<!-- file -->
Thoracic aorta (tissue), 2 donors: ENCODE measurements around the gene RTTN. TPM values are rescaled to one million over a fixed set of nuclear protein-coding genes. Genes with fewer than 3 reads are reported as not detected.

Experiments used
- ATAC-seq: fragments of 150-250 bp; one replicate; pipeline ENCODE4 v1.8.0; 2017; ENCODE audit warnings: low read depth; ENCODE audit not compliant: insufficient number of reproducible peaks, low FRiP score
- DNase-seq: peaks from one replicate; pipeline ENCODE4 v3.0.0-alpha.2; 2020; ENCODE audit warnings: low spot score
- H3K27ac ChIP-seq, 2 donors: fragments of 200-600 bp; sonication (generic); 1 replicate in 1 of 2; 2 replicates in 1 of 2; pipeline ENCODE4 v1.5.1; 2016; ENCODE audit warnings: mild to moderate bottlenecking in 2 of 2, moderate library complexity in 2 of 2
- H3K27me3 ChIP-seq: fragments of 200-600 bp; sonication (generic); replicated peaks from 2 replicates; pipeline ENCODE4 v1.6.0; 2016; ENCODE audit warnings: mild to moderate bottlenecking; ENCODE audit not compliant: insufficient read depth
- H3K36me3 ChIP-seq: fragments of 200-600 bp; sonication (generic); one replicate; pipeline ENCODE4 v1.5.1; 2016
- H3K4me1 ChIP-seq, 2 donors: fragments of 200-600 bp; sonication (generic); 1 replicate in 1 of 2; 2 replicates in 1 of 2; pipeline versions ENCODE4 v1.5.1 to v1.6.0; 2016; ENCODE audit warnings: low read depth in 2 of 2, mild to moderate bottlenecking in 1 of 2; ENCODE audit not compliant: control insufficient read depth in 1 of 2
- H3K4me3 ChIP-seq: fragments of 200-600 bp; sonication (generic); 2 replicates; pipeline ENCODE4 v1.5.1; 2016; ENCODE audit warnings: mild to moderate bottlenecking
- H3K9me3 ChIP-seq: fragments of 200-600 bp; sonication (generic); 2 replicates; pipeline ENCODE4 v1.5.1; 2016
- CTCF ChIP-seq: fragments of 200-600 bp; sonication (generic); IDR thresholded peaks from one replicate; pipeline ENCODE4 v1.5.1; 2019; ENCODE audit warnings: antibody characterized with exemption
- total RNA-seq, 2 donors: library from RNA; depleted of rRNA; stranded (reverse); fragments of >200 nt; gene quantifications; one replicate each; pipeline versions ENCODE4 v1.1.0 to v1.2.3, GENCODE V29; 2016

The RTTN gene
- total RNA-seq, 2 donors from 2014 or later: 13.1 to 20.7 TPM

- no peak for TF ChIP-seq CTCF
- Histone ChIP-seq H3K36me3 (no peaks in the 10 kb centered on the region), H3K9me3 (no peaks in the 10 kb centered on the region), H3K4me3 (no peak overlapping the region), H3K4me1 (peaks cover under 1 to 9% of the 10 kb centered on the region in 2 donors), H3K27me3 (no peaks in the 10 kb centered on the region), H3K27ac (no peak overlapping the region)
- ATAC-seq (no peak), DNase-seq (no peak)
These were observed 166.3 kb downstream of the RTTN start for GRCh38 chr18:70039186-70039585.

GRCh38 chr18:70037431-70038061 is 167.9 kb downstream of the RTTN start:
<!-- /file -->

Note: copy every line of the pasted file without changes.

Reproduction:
Thoracic aorta (tissue), 2 donors: ENCODE measurements around the gene RTTN. TPM values are rescaled to one million over a fixed set of nuclear protein-coding genes. Genes with fewer than 3 reads are reported as not detected.

Experiments used
- ATAC-seq: fragments of 150-250 bp; one replicate; pipeline ENCODE4 v1.8.0; 2017; ENCODE audit warnings: low read depth; ENCODE audit not compliant: insufficient number of reproducible peaks, low FRiP score
- DNase-seq: peaks from one replicate; pipeline ENCODE4 v3.0.0-alpha.2; 2020; ENCODE audit warnings: low spot score
- H3K27ac ChIP-seq, 2 donors: fragments of 200-600 bp; sonication (generic); 1 replicate in 1 of 2; 2 replicates in 1 of 2; pipeline ENCODE4 v1.5.1; 2016; ENCODE audit warnings: mild to moderate bottlenecking in 2 of 2, moderate library complexity in 2 of 2
- H3K27me3 ChIP-seq: fragments of 200-600 bp; sonication (generic); replicated peaks from 2 replicates; pipeline ENCODE4 v1.6.0; 2016; ENCODE audit warnings: mild to moderate bottlenecking; ENCODE audit not compliant: insufficient read depth
- H3K36me3 ChIP-seq: fragments of 200-600 bp; sonication (generic); one replicate; pipeline ENCODE4 v1.5.1; 2016
- H3K4me1 ChIP-seq, 2 donors: fragments of 200-600 bp; sonication (generic); 1 replicate in 1 of 2; 2 replicates in 1 of 2; pipeline versions ENCODE4 v1.5.1 to v1.6.0; 2016; ENCODE audit warnings: low read depth in 2 of 2, mild to moderate bottlenecking in 1 of 2; ENCODE audit not compliant: control insufficient read depth in 1 of 2
- H3K4me3 ChIP-seq: fragments of 200-600 bp; sonication (generic); 2 replicates; pipeline ENCODE4 v1.5.1; 2016; ENCODE audit warnings: mild to moderate bottlenecking
- H3K9me3 ChIP-seq: fragments of 200-600 bp; sonication (generic); 2 replicates; pipeline ENCODE4 v1.5.1; 2016
- CTCF ChIP-seq: fragments of 200-600 bp; sonication (generic); IDR thresholded peaks from one replicate; pipeline ENCODE4 v1.5.1; 2019; ENCODE audit warnings: antibody characterized with exemption
- total RNA-seq, 2 donors: library from RNA; depleted of rRNA; stranded (reverse); fragments of >200 nt; gene quantifications; one replicate each; pipeline versions ENCODE4 v1.1.0 to v1.2.3, GENCODE V29; 2016

The RTTN gene
- total RNA-seq, 2 donors from 2014 or later: 13.1 to 20.7 TPM

- no peak for TF ChIP-seq CTCF
- Histone ChIP-seq H3K36me3 (no peaks in the 10 kb centered on the region), H3K9me3 (no peaks in the 10 kb centered on the region), H3K4me3 (no peak overlapping the region), H3K4me1 (peaks cover under 1 to 9% of the 10 kb centered on the region in 2 donors), H3K27me3 (no peaks in the 10 kb centered on the region), H3K27ac (no peak overlapping the region)
- ATAC-seq (no peak), DNase-seq (no peak)
These were observed 166.3 kb downstream of the RTTN start for GRCh38 chr18:70039186-70039585.

GRCh38 chr18:70037431-70038061 is 167.9 kb downstream of the RTTN start: